Would you quit it with all these initials that don't match the words they supposedly stand for? Just pick one order and stick with it people!
Since it's probably in French (or Latin?)
Or maybe you're the bozo that changed UTC (Universal Co-ordinated Time) to UCT in the Debian docs a few years ago.
It's in gibberish.
Those initials were choosen BECAUSE they don't refer to neither french (would be TUC) nor english (UCT)
... lunchtime doubly so - Douglas Adams
Posted at 4:32, Puckoon time.
"by the year 3752"?
Obviously we have to do something, and quick.
Why are the boffins getting all steamed up about it now? Just leave it until 3751 or 3750 if you must. Y2K was fixed in Y2K -1 as I clearly remember the unlimited overtime ££££ :-)
People here absolutely miss the big joke in all this and it is astonishing once a reader gets the big picture with the smallest of effort.There are 1461 days in 4 years and this matches up with 1461 rotations in 4 circuits of the Earth around the Sun.On Feb 29th there will be another sunrise and sunset due to the rotation of the Earth and this day will close out 4 orbital circuits of the Earth that began on March1st 2008.Simple enough given that if you divide 1461 rotations by 4 orbits you are arrive at 365 1/4 rotations for 1 orbital circuit.
You see the dominant view is not the common sense 365 1/4 rotations/days in a year/orbital circuit but a mindnumbing 366 1/4 rotations in a year so how they are going to fit 1465 rotations into a 4 year period is beyond comprehension and this is not some college 'flat earth society' joke,this is actually mainstream policy -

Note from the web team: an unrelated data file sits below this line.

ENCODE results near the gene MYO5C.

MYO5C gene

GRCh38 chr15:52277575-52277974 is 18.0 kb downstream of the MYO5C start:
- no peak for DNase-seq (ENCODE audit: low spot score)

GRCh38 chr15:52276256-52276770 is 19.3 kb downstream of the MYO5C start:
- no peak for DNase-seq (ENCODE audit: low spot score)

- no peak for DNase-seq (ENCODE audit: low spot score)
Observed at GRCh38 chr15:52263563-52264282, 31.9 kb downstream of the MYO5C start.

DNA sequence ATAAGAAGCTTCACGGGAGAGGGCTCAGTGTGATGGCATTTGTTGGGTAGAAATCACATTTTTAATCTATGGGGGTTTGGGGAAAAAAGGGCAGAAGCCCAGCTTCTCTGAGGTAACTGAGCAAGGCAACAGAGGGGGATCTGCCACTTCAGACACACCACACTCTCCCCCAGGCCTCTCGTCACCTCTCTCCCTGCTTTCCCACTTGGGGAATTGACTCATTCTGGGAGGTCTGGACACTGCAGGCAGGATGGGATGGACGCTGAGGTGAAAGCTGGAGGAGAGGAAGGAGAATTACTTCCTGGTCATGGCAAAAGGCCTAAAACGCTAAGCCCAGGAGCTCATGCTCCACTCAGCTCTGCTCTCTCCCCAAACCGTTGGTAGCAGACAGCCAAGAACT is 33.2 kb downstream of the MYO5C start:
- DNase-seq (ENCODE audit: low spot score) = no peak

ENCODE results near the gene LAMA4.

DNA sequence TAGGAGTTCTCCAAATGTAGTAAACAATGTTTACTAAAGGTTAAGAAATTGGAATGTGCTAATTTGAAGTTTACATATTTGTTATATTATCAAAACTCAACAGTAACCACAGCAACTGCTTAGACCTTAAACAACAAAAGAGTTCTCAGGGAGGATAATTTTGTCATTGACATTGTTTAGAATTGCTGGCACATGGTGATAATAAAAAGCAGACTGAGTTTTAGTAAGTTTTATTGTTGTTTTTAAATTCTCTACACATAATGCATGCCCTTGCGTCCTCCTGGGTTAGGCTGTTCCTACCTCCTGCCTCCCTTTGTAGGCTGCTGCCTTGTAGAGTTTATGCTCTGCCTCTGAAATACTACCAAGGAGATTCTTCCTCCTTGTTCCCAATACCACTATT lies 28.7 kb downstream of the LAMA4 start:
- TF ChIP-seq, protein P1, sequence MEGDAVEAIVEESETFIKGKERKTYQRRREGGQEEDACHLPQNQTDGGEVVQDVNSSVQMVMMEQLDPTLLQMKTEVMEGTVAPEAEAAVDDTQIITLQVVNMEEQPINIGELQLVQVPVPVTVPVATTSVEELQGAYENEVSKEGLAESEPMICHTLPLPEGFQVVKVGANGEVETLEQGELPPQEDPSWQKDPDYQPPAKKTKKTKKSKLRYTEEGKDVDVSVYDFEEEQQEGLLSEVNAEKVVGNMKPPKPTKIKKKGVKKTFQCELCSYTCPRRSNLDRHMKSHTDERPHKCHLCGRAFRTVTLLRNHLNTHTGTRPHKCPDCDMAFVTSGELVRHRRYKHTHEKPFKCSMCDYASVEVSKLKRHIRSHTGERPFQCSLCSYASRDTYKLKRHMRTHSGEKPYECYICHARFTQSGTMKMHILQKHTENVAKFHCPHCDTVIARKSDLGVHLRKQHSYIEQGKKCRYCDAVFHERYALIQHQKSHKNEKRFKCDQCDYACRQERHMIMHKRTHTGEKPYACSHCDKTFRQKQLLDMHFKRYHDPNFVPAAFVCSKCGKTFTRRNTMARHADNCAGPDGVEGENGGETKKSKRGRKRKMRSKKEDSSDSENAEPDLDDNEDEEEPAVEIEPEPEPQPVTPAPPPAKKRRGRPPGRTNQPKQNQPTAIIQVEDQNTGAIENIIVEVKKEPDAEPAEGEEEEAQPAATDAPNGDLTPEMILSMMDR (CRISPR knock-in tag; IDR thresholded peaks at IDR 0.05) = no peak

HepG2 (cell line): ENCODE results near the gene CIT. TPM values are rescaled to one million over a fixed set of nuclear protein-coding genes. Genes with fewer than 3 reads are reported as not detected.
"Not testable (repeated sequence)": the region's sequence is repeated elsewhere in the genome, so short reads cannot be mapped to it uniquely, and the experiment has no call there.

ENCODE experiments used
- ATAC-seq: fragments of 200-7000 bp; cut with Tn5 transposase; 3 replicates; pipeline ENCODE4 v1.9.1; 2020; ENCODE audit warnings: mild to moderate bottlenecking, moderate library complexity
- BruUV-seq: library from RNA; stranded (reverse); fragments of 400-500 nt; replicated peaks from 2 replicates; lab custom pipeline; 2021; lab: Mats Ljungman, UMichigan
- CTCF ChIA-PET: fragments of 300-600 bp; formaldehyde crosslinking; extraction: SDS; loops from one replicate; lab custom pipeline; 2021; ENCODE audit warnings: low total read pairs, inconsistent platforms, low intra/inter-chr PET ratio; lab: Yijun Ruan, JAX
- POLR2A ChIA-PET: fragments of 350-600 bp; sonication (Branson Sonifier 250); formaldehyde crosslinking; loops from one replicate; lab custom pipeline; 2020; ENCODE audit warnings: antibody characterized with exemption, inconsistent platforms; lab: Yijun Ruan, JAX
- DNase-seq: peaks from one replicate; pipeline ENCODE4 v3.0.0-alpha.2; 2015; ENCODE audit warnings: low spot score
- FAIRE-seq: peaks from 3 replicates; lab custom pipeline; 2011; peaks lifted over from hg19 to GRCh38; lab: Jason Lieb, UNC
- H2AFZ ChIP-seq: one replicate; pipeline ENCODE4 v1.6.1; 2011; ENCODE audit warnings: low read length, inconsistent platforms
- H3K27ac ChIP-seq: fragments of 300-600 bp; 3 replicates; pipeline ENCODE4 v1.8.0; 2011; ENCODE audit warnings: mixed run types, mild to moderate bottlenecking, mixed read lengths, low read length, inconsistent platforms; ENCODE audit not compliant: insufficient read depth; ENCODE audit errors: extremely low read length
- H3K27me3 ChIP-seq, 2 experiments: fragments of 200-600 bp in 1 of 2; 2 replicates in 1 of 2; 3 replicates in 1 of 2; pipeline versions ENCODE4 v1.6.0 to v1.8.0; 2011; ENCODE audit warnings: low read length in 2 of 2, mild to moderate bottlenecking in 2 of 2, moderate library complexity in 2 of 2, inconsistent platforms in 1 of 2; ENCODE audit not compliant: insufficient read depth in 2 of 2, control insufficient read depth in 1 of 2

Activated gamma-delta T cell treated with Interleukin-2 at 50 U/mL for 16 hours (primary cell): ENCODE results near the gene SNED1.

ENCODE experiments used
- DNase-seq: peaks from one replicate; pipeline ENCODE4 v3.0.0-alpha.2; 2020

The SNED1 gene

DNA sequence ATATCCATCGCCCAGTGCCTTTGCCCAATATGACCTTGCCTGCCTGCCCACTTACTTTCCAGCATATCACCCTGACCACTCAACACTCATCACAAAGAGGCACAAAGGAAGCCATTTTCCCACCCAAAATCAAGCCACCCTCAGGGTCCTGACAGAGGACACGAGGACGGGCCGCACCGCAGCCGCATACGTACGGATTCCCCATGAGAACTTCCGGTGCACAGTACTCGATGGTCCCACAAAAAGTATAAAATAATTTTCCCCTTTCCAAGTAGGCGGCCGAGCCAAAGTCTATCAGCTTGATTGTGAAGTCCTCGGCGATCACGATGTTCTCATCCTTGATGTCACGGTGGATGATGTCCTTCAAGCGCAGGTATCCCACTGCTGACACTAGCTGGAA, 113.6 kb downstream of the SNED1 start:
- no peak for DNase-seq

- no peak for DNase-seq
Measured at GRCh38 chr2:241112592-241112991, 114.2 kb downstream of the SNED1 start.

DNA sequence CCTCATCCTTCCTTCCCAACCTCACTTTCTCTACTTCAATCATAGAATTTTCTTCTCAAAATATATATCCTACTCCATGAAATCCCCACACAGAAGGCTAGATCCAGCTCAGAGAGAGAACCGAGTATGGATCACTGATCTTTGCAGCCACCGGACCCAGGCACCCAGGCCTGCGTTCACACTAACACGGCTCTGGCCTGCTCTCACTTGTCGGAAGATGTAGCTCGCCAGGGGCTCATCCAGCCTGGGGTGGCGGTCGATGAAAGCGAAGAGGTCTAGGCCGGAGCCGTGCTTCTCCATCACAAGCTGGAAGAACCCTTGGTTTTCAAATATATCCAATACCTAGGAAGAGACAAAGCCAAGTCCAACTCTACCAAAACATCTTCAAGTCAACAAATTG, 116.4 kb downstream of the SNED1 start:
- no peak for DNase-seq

"The Earth spins on its axis about 366 and 1/4 times each year, but there are only 365 and 1/4 days per year." Goddard Space Flight Center
So when everyone here steps into intellectual oblivion after they make a late 17th century error official policy (John Flamsteed came up with that conclusion in 1677) say goodbye to thousands of years of astronomy.
Which is the error? Which is the policy? Which is proposed?
The error is in counting days as rotations, and ignoring the fact that if we orbit the sun, but have zero days (i.e. it's always noon at greenwich) then we'll have rotated once, not zero times.
So if we've observed the rotation (by the sun apparently traversing the sky) 365.25 times in an orbit then we've actually rotated one more than that (of course if we rotated the other way then it would be 1 less, but we don't)
Every day the sun should rise at 6:00, and set at 18:00, everywhere in the world.
There is no need to pretend that time elapses at some fixed period.
For people in the northern climates, this means that winter day-time clock would tick-tock faster during the day than the night, in order to fit a consistent number of tick-tocks into a significantly shorter time.
We can leave it to the pointy heads to make sure our little devices co-ordinate properly so buses will be on time, and planes won't bump into one another.
I prefer Pink Floyd to marching music....
ps: sherlock for his 7% solution
and go back to GMT measured at Greenwich?
If we're going to mess about with the time, can we - please oh please! - get rid of daylight saving time?
DST must be some penny pincher's idea to mess with payroll twice a year (yes, I know WWII, blah, blah)...
The Russian Federation did away with DST last year. The went to permanent Summer Time. Belarus was thinking about it.
St. Petersburg has both White Nights and No DST Foolishness. Makes you want to drink Vodka. A lot of things do.